Columbia Or Oregon (River), a river of N. W. America, rising in Otter lake on the W. slope of the Rocky mountains, in British Columbia, in lat. 50° 30' N, lon. 116° W. It flows N. W. to lat. 52° 10', where it receives the Canoe, which rises in about lat. 52° 40', then turns W. and S., and flows in a general S. direction to the boundary of the United States, whence, entering Washington territory, its course lies through the great plain between the Cascade and Rocky mountains to the 46th parallel. Here turning somewhat abruptly, it flows in a general W. direction, forming the boundary between Washington territory and Oregon, and falls into the Pacific in about lat. 46° 15', lon. 124° W. There is a remarkable bend in lat. 47° 55', lon. 118° 10', where the river turns nearly due W., and continues in that direction about 120 m. to the mouth of the Okina-kane. It then flows S. W. about 50 m., when it turns S. E., and flows in that direction about 165 m. to the 46th parallel. Throughout its entire length the Columbia is very rapid, often passing through mountain gorges and broken by many cataracts. The tide sets up 165 m. to the Cascades, which are a series of rapids caused by the passage of the stream through the Cascade range.
At a distance of about 30 m. from the ocean the river expands into a kind of bay from 3 to 7 m. wide, which forms its mouth. At low tide there is about 20 ft. of water over the flats at the entrance to this bay, while the depth of the channel is 24 ft. Ocean steamers can ascend to Vancouver, 115 m. above the mouth, and steamers of 200 or 300 tons to the Cascades, around which there is a railroad 6 m. long. The Dalles, 40 m. further, again obstruct navigation. Here the river bends like a horseshoe to the south, and flows with a rapid current through a basaltic trough with walls 20 ft. high and 200 yards apart. Other falls, with stretches of navigable water between, are Priest' rapids, 179 m. above the Dalles; Buckland rapids, 66 m. further; and Kettle falls, 274 m. above. The last is a perpendicular fall of 15 ft. At high water (from the middle of May to the middle of July) steamers could probably ascend from the Dalles to Kettle falls. Above Kettle falls the river is again navigable about 50 m. to falls just N. of the 49th parallel. Above the head of Upper Arrow lake, lat. 50° 30', there is no navigable water. At Vancouver the Columbia is a mile wide. Its total length is over 1,200 m.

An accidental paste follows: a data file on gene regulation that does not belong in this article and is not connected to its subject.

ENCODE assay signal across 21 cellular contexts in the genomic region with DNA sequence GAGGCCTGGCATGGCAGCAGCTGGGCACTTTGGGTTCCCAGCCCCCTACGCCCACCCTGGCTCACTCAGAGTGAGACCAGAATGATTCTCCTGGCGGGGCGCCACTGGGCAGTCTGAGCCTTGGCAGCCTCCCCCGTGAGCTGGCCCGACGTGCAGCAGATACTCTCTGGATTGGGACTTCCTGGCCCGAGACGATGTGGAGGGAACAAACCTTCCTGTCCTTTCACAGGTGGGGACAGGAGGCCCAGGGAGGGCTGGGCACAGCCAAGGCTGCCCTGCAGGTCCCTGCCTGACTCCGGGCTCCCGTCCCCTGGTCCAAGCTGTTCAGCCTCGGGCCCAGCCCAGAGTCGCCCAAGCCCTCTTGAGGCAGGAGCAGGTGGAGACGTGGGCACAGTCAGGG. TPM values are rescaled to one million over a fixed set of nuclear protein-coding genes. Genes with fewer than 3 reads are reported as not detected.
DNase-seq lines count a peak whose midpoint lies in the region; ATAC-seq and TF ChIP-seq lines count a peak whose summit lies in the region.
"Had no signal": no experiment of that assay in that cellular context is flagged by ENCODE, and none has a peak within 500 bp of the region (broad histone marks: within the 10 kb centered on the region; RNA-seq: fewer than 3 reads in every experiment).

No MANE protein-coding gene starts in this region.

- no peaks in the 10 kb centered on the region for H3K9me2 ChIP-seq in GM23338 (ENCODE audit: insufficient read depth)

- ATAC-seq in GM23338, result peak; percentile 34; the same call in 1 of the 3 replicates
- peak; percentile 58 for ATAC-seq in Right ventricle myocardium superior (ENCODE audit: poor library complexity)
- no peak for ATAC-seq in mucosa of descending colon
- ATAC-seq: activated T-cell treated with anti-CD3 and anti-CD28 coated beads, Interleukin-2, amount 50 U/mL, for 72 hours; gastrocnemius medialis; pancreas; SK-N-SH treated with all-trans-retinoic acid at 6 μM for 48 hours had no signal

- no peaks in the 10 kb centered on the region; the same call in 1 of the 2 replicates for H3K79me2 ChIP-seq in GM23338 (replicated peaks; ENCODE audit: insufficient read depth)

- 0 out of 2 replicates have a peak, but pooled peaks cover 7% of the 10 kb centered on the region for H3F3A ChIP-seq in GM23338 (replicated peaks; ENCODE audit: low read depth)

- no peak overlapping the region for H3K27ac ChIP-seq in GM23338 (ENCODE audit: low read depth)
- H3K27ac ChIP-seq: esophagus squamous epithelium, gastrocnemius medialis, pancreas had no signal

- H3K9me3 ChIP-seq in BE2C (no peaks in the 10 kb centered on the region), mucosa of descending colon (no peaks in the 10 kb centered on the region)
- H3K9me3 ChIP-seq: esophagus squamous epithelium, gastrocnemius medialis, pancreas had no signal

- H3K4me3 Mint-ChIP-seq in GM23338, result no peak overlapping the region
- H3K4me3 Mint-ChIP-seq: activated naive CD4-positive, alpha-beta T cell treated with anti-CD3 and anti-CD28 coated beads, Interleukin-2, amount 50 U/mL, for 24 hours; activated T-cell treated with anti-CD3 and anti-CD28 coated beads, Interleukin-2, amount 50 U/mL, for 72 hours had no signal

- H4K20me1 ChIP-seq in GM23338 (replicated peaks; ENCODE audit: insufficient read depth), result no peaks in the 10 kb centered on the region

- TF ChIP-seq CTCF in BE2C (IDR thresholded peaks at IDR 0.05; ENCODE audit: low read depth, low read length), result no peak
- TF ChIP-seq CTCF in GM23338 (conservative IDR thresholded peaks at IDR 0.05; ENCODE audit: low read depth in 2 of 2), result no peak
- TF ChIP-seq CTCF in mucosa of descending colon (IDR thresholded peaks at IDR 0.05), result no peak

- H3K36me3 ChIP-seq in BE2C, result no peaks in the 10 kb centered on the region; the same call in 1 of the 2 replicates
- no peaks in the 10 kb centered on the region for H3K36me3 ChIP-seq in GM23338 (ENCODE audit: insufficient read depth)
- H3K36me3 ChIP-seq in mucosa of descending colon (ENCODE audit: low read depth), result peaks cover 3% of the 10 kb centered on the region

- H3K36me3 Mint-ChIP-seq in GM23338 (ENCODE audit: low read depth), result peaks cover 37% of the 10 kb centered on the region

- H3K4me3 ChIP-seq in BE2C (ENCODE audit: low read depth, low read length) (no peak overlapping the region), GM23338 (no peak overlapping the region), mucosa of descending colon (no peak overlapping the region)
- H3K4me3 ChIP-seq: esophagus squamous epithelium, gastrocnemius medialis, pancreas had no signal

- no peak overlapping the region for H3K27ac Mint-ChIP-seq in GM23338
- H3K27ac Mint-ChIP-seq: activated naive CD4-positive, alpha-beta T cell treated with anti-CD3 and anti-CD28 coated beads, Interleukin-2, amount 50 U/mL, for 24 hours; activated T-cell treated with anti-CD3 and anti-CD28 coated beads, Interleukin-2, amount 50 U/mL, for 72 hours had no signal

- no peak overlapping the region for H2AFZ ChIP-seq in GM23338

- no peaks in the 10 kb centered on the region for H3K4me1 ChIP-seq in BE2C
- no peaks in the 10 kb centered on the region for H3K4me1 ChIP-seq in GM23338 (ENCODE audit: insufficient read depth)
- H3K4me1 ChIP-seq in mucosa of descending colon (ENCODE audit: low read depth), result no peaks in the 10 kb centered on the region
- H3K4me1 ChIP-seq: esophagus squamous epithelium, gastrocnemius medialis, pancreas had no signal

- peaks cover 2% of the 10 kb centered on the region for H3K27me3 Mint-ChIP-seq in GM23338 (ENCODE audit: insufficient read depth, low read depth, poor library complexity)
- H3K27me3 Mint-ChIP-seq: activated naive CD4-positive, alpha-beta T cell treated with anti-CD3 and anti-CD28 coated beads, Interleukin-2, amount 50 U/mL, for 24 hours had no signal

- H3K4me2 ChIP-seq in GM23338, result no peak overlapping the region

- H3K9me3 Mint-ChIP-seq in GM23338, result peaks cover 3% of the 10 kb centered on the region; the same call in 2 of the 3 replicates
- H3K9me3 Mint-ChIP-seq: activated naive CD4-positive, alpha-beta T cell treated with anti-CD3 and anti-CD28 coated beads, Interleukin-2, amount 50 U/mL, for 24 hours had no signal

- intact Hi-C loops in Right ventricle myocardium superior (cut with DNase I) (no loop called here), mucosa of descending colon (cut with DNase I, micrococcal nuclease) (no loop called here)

The rise at Vancouver during high water is 19 or 20 ft., and so great is the force of the current as to overcome the effect of the tide, and render the water drinkable even on the bar. The principal E. branches are the Kootenay (also called McGillivray or Flat Bow), which joins the Columbia in British territory about 20 m. N. of the boundary; Clarke's or Flathead river; the Spokane; and Lewis fork (also called the Saptin or Snake river), which is the great southern tributary, and rises in the Rocky mountains in W. "Wyoming, about lat. 44°, lon. 110° 30'. The tributaries from the west are smaller; the chief are the Nehoialpitkwu, Okinakane, and Yakama. Below the great bend several streams empty into the Columbia from the north, the largest of which is the Cowlitz; from the south it receives the Umatilla, John Day's river, the Des Chutes, and the Willamette. - Columbia river was discovered in 1792 by Capt. Robert Gray, who entered it May 11 of that year, in the Columbia Rediviva, of Boston, Mass. It was from this vessel that the river received its name.
The first exploration of the Columbia was made in 1804-'5, by Captains Lewis and Clarke, under the direction of the war department.